The Pathfinders will miss Kasese, and Kasese will miss the Pathfinders. From the very beginning, we were welcomed into the Kasese Humanist Primary School (KHPS) staff not as volunteers but as full teachers. This, of course, put us in the best possible position to learn. About the students. About the staff. And about the community.
Our first lesson was in warmth, respect, and curiosity. As we visited homes of KHPS families on our first weekend in Kasese, we found that everyone used the phrase “you’re welcome” literally. They invited us to feel at home in Kasese, and all of them appreciated the work we were there to do. Whenever we arrived at a home, the parents or the children would bring out seats for all of the adults, and we would meet the children who lived there as nearly all of the other children of the village formed a circle around us. These were the same children who would shout “Muzungu!” whenever we passed, repeating the cry until we turned so they could wave enthusiastically. The same children who would fight with each other to hold our hands as we walked from house to house and who, whenever we were stationary, would stroke our arms and inspect every hair and freckle on them.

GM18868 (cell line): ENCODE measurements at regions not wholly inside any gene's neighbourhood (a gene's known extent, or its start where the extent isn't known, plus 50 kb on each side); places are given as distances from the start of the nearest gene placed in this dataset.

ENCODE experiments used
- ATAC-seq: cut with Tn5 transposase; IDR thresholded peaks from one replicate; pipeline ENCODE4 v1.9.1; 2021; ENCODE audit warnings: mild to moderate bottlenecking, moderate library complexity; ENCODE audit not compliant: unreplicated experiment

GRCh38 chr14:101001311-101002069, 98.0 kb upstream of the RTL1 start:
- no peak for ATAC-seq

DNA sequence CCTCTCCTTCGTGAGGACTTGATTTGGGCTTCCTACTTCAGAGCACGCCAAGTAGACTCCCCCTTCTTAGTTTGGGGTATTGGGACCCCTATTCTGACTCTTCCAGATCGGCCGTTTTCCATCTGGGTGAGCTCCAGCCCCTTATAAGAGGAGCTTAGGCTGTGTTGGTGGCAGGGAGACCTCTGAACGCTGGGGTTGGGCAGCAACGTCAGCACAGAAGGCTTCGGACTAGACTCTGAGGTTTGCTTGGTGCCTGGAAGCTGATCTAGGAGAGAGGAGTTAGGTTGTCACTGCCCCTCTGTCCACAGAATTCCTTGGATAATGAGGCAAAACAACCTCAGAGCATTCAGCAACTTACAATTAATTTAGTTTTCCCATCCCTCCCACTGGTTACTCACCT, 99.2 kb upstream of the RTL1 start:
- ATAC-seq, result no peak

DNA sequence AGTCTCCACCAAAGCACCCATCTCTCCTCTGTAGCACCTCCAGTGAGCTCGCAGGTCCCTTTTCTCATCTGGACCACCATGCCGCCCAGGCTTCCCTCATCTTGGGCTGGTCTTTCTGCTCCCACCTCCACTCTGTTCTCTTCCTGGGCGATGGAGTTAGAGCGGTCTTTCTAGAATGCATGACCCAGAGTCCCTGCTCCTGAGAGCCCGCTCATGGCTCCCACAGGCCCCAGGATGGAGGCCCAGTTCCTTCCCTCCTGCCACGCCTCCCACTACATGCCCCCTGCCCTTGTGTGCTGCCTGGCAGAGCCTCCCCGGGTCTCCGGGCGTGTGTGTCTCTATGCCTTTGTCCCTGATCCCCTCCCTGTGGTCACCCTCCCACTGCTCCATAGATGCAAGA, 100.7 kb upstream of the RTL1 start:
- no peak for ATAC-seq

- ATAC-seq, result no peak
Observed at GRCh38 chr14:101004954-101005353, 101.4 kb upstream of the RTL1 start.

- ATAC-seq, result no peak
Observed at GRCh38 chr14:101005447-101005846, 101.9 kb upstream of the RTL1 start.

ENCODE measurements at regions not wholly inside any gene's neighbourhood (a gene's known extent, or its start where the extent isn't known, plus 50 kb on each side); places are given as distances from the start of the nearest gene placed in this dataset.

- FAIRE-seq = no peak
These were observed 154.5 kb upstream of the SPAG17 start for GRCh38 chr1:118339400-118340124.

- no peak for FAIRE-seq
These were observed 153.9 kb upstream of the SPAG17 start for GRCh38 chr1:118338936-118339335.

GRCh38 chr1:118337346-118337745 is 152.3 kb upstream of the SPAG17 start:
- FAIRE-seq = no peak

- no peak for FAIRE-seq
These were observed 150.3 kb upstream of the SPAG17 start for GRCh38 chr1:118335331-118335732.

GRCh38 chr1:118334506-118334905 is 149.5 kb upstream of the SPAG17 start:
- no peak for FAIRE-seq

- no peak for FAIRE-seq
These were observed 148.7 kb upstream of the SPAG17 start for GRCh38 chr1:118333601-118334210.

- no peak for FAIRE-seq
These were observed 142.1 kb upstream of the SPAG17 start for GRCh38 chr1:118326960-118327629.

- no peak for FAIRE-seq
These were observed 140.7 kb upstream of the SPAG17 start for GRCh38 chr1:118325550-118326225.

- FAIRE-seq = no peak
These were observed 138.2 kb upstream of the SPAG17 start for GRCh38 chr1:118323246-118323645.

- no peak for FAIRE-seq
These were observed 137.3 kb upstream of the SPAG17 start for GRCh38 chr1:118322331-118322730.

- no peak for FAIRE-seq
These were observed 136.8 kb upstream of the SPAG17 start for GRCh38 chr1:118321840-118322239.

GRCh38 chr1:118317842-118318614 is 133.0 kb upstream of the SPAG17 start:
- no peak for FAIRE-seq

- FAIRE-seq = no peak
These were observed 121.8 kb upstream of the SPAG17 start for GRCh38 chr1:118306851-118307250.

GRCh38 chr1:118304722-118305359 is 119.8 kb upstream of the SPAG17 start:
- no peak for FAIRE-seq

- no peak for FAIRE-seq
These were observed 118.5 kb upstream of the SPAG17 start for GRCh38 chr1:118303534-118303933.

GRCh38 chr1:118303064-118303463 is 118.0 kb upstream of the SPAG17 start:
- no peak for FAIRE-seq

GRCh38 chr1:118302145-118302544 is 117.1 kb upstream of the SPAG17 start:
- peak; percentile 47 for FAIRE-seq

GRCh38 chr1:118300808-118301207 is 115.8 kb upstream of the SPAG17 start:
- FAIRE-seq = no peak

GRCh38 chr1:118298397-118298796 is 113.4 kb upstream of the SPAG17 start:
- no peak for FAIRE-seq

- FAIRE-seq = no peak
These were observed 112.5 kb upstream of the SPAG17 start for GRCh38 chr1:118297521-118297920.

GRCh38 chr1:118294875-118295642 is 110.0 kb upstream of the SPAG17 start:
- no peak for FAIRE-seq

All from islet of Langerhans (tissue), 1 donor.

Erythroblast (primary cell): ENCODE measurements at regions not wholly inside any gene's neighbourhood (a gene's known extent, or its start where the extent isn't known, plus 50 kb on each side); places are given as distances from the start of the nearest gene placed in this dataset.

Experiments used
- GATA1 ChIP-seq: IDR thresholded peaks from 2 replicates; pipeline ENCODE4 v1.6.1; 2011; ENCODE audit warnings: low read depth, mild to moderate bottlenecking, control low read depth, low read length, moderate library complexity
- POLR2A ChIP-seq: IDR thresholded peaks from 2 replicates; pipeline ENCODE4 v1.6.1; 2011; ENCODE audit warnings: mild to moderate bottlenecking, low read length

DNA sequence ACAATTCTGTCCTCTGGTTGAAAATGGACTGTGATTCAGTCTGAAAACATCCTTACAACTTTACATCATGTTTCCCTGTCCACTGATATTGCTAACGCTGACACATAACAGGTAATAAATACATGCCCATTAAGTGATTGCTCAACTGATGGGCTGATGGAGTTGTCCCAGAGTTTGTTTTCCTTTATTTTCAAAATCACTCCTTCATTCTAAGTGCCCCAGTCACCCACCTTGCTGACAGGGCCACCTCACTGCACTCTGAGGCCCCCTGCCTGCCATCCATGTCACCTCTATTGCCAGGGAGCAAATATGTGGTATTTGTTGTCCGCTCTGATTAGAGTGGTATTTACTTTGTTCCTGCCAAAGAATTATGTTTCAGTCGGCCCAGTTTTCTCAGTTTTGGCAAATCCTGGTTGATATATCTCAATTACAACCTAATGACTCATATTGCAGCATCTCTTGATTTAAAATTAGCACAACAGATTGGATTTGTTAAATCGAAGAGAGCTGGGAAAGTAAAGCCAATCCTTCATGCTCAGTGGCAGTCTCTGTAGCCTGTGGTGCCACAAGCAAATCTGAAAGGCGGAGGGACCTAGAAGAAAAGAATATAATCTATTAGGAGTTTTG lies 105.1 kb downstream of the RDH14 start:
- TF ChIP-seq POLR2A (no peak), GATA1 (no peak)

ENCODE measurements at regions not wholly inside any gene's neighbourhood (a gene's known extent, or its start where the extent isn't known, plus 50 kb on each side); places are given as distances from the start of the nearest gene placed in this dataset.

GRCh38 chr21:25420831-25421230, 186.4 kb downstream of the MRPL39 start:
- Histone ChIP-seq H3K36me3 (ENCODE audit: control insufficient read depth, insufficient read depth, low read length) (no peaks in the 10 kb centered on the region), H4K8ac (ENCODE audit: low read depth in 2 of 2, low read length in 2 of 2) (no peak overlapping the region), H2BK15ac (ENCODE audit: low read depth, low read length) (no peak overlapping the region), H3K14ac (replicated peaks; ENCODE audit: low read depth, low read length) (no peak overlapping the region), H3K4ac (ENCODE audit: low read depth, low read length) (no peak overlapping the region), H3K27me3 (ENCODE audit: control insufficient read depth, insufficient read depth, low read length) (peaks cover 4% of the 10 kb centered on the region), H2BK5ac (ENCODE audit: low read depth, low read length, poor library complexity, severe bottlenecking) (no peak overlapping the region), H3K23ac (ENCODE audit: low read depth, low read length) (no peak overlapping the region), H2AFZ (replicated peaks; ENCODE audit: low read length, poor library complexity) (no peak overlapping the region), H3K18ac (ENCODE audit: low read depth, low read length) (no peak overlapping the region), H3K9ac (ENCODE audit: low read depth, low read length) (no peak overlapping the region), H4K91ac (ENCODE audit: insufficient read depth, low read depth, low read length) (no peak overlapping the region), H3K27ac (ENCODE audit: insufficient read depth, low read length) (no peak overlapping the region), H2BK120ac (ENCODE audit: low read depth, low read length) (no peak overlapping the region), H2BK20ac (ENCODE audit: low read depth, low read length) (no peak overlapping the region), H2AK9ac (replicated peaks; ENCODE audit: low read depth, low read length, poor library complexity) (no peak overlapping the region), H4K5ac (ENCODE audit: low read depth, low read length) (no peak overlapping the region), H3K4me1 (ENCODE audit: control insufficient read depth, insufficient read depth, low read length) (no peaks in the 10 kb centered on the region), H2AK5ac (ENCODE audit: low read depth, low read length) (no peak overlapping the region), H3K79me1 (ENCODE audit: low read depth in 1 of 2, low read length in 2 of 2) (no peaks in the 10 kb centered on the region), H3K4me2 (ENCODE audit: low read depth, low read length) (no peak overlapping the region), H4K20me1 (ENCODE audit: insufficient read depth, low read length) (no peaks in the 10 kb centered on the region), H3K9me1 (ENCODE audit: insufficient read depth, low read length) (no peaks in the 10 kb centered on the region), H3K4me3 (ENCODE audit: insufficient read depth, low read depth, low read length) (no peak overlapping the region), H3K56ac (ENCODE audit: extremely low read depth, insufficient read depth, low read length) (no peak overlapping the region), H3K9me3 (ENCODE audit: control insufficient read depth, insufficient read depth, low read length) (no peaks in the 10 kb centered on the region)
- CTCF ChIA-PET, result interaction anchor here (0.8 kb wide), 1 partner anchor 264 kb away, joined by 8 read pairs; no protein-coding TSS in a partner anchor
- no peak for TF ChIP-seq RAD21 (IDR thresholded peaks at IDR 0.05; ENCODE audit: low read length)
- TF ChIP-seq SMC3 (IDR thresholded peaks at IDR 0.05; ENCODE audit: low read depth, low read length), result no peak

On our first Monday in Kasese we learned about Ugandan diligence. When we met with the head teacher to discuss the schedule for teaching, we found out that, on weekdays, the P7 students reported to school at 6:30 a.m. and left each day after 8:00 p.m. They were allowed to sleep in ever so slightly on weekends: until 7:30 a.m. on Saturdays and 10:30 a.m. on Sundays. Due to the hours of study, some students chose to sleep at the school, and if the head teacher hadn’t lived just across the football pitch, I suspect he might have done the same. Just like the Cambodian children who had to row for thirty minutes each day to catch the bus to school, the Kasese schoolchildren showed an impressive dedication to their education. We never once sensed that they resented the long hours.